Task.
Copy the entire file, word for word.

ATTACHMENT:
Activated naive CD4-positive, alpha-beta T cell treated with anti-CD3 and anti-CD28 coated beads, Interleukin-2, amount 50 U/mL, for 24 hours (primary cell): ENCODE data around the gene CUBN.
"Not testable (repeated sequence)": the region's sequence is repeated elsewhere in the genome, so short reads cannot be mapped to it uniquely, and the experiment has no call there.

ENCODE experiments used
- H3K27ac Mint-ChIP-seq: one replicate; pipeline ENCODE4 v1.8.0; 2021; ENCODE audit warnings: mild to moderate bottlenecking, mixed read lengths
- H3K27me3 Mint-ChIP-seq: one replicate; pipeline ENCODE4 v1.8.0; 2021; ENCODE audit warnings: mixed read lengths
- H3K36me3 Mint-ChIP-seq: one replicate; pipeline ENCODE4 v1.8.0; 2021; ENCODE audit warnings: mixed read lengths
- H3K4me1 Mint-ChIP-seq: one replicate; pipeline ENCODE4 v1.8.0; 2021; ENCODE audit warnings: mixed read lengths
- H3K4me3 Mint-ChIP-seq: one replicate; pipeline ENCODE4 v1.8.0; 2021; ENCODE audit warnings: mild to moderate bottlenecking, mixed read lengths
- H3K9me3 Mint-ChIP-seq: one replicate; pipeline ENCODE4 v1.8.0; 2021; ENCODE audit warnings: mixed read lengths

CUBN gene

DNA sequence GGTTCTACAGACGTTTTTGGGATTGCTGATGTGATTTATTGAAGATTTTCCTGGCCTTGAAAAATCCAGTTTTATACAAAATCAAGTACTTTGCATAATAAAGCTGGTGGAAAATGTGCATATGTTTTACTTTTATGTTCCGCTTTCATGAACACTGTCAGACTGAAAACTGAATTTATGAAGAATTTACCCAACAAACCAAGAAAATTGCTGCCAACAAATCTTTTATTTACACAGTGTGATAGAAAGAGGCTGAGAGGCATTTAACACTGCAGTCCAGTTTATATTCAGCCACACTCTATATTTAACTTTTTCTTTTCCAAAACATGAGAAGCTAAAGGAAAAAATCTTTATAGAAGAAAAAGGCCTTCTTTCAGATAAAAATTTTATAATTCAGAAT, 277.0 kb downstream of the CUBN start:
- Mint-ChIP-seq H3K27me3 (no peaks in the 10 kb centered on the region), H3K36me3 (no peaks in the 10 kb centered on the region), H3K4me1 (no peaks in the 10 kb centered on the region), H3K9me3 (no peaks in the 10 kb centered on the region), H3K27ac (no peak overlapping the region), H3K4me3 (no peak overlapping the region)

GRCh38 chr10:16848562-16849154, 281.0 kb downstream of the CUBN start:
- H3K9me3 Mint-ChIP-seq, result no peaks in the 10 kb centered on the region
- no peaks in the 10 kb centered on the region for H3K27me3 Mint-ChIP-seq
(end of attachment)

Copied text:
Activated naive CD4-positive, alpha-beta T cell treated with anti-CD3 and anti-CD28 coated beads, Interleukin-2, amount 50 U/mL, for 24 hours (primary cell): ENCODE data around the gene CUBN.
"Not testable (repeated sequence)": the region's sequence is repeated elsewhere in the genome, so short reads cannot be mapped to it uniquely, and the experiment has no call there.

ENCODE experiments used
- H3K27ac Mint-ChIP-seq: one replicate; pipeline ENCODE4 v1.8.0; 2021; ENCODE audit warnings: mild to moderate bottlenecking, mixed read lengths
- H3K27me3 Mint-ChIP-seq: one replicate; pipeline ENCODE4 v1.8.0; 2021; ENCODE audit warnings: mixed read lengths
- H3K36me3 Mint-ChIP-seq: one replicate; pipeline ENCODE4 v1.8.0; 2021; ENCODE audit warnings: mixed read lengths
- H3K4me1 Mint-ChIP-seq: one replicate; pipeline ENCODE4 v1.8.0; 2021; ENCODE audit warnings: mixed read lengths
- H3K4me3 Mint-ChIP-seq: one replicate; pipeline ENCODE4 v1.8.0; 2021; ENCODE audit warnings: mild to moderate bottlenecking, mixed read lengths
- H3K9me3 Mint-ChIP-seq: one replicate; pipeline ENCODE4 v1.8.0; 2021; ENCODE audit warnings: mixed read lengths

CUBN gene

DNA sequence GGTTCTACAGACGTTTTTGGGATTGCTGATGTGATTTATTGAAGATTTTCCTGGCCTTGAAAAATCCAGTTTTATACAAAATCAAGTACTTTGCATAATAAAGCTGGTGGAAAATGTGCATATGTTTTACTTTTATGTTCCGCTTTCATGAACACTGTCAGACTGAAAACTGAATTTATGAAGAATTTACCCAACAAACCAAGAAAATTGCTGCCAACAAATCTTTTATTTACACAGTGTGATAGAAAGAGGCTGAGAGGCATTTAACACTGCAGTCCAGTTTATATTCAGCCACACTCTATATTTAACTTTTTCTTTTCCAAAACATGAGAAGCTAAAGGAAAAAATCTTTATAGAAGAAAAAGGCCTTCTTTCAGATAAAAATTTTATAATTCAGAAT, 277.0 kb downstream of the CUBN start:
- Mint-ChIP-seq H3K27me3 (no peaks in the 10 kb centered on the region), H3K36me3 (no peaks in the 10 kb centered on the region), H3K4me1 (no peaks in the 10 kb centered on the region), H3K9me3 (no peaks in the 10 kb centered on the region), H3K27ac (no peak overlapping the region), H3K4me3 (no peak overlapping the region)

GRCh38 chr10:16848562-16849154, 281.0 kb downstream of the CUBN start:
- H3K9me3 Mint-ChIP-seq, result no peaks in the 10 kb centered on the region
- no peaks in the 10 kb centered on the region for H3K27me3 Mint-ChIP-seq